July 26, 2001

Review: Soyo K7VTA Pro motherboard

Author: JT Smith

- By Jeff Field -

Not everyone has DDR memory. Most people, in fact, have PC133 memory. So suppose you want to upgrade that Pentium III 600 that came with PC133 to a new CPU, but you don't want to give up your RAM? Such options do exist, and I am reviewing one of them today, the Soyo K7VTA Pro.
PC133 memory has been the standard for the past year or so -- most newly built PCs in the past year had PC133, and most SDRAM memory upgrades sold were PC133, because it didn't cost anymore than PC100, and was backwards compatible with it. With RAM becoming so cheap, many people upgraded their RAM -- I know people who added 256 megs of RAM to their machines just because of how cheap it was -- and I can't blame them. So, now there are lots of people with older machines that have hundreds of megabytes of PC133 installed -- should these people ditch their memory and rush out to buy DDR memory? That is what I want to find out today, by reviewing the K7VTA Pro and comparing it to a DDR board from the same company.

The board and expansion
The K7VTA Pro is an ATX board that uses the VIAKT133A chipset. The board is a medium-sized board, slightly smaller than the Gigabyte 7DXR, but larger than the Soyo K7ADA, both of which I have reviewed previously.

For expansion, the board comes with five PCI slots, one AGP and, surprisingly, one ISA. When designing this board, it would seem Soyo realized it might be used more as an upgrade board than a board for brand new systems. As such, Soyo chose to include an ISA slot, something not present on most newer boards, allowing the use of one older ISA component, such as a modem or network card. The board has three DIMM slots capable of holding a total of 1.5 gigabytes of memory. The board has two ATA-100 connectors, allowing for up to four IDE devices to be attached.

As for external expansion, the board has two USB ports, one parallel port, two serial ports, a game port, and the inputs/outputs for the on-board sound, as well as the standard PS/2 mouse and keyboard ports. Two more USB ports may be added, but are not included with the board.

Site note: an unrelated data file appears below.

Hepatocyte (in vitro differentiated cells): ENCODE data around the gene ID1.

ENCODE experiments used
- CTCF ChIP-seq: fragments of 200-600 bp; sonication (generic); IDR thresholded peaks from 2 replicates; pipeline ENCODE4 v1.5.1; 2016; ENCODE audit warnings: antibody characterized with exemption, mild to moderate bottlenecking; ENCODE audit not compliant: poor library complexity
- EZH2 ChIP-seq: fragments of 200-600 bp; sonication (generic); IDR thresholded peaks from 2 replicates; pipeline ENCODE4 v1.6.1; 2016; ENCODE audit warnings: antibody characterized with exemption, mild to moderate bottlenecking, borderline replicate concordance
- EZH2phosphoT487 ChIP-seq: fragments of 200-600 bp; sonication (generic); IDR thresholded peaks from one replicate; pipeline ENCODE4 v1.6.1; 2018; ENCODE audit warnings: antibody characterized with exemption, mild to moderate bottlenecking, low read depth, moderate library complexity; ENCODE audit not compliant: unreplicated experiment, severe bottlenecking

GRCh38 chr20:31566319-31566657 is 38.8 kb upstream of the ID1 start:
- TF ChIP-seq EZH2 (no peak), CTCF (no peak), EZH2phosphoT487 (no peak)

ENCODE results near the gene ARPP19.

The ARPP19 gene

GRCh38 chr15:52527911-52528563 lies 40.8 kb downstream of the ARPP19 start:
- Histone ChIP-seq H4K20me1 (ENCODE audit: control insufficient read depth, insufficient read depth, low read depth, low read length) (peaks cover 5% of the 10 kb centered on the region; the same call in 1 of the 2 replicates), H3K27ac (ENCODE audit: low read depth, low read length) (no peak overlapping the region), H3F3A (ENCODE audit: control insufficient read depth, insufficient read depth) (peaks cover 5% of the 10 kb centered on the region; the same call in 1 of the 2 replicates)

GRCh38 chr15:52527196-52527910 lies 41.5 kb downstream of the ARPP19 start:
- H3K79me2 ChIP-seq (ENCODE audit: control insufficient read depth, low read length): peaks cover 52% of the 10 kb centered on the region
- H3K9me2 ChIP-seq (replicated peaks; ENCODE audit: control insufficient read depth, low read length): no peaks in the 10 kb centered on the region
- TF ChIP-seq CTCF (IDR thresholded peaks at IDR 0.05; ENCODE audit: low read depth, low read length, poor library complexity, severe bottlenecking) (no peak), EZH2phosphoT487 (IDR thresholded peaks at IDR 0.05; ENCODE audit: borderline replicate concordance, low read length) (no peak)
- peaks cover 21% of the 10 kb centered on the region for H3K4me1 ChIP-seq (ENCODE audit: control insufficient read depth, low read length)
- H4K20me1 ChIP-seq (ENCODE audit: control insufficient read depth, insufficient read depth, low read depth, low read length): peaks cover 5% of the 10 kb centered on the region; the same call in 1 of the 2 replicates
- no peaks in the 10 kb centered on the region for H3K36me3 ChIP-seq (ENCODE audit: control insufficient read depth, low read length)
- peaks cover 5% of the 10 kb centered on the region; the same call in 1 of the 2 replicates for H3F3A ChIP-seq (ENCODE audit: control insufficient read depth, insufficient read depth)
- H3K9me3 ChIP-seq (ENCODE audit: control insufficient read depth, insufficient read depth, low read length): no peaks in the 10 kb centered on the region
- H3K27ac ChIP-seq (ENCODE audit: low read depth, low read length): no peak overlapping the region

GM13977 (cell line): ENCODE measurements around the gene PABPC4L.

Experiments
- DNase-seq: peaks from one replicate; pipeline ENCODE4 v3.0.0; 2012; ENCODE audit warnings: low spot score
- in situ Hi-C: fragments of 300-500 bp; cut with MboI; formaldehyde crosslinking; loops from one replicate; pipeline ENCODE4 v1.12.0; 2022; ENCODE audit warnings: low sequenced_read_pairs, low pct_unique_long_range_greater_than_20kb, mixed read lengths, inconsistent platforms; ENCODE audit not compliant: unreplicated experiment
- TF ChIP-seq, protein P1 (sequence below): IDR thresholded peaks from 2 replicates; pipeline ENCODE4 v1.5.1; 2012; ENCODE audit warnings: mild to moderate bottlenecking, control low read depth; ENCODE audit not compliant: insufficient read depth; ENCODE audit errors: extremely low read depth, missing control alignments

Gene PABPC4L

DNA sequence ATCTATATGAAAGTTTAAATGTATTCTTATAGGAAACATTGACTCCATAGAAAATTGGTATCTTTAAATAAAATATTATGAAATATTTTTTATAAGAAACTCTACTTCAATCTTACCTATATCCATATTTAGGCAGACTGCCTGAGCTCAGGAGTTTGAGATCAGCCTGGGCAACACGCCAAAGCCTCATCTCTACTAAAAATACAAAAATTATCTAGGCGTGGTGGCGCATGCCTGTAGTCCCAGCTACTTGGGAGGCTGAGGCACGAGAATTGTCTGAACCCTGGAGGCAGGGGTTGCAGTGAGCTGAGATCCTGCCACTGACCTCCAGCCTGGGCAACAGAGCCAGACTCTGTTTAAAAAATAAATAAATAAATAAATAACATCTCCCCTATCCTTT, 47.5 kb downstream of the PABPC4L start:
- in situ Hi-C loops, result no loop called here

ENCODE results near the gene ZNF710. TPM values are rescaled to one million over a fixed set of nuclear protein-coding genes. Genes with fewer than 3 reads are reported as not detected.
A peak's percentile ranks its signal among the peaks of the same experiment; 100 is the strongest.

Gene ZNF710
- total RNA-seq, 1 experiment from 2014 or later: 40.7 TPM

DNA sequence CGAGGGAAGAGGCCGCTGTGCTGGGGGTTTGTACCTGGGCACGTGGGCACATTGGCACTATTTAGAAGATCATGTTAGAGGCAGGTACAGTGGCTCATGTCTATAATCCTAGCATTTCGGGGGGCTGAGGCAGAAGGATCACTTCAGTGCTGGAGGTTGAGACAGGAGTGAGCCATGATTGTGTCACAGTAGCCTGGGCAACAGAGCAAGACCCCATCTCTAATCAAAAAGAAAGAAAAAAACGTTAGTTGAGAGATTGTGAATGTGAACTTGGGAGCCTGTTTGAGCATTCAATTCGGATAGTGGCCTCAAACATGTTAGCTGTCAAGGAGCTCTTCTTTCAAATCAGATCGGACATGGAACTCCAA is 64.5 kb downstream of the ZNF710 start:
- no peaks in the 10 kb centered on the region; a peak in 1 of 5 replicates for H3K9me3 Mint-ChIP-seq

Layout and design
The layout of the board K7VTA Pro is fairly standard, and I found few issues with it. The CPU socket has several large capacitors near it, only one of which obstructs it at all, and attaching a heatsink should not be a problem. All of the PCI slots can hold full full-length cards, as can the AGP slot. The only issue here is the capacitors at the end of the last three PCI slots, which could become a problem if you have a PCI card that hangs down farther than usual. Overall, it's an excellent design.

Documentation and configuration
The documentation of the K7VTA Pro is like the documentation to other Soyo motherboards -- complete, but brief. The manual is 21 pages, and contains information on how to mount the CPU and how to configure the jumpers and switches on the board. It does not include information on how to insert RAM, attach a CPU fan, or physically install the board, although this information is easily accessed online, and if you are installing a motherboard, Soyo assumes you have a basic knowledge of the internal workings of a PC. Overall, the documentation is adequate, although it could certainly go into more detail.

Configuration of the board is easy, and is done mostly through DIP switches. Most things are automatic, the only setting you have to change is the front side bus speed of the CPU, which is set by default to 100MHz, a safe setting because all CPUs for this board will either be 100 or 133MHz FSB.

System Specifications
AMD Athlon 1.4GHz
256 Megs DDR PC2100 SDRAM from Crucial.com
256 Megs PC133 SDRAM from Crucial.com
Western Digital 7200 RPM 10.2 Gig Hard Drive
3Com 3C905TX-C 10/100 NIC (PCI)
300 Watt AMD-Approved ATX Power Supply
Abit Siluro GeForce 2 MX400 64MB AGP

Mandrake 8.0 with Kernel 2.4.3

Kernel compiles
In order to test both the board's stability and speed, I ran three sets of Linux kernel compiles on this board. One is a normal, "uniprocessor" make, or make -j1, which is the default. This uses one process, and does not always maximize system usage. I then did make -j2, which spawns a second process. The last test I run is with make -j3, spawning two extra processes. I do this for several reasons -- to find the "sweet spot" for the board/CPU, as well as to stress the system as much as possible when trying to rate its stability. Also, the kernel is extremely useful as a measure of integer performance.

Kernel 2.4.6 Compile Times (Minutes:Seconds)
Board -j1 -j2 -j3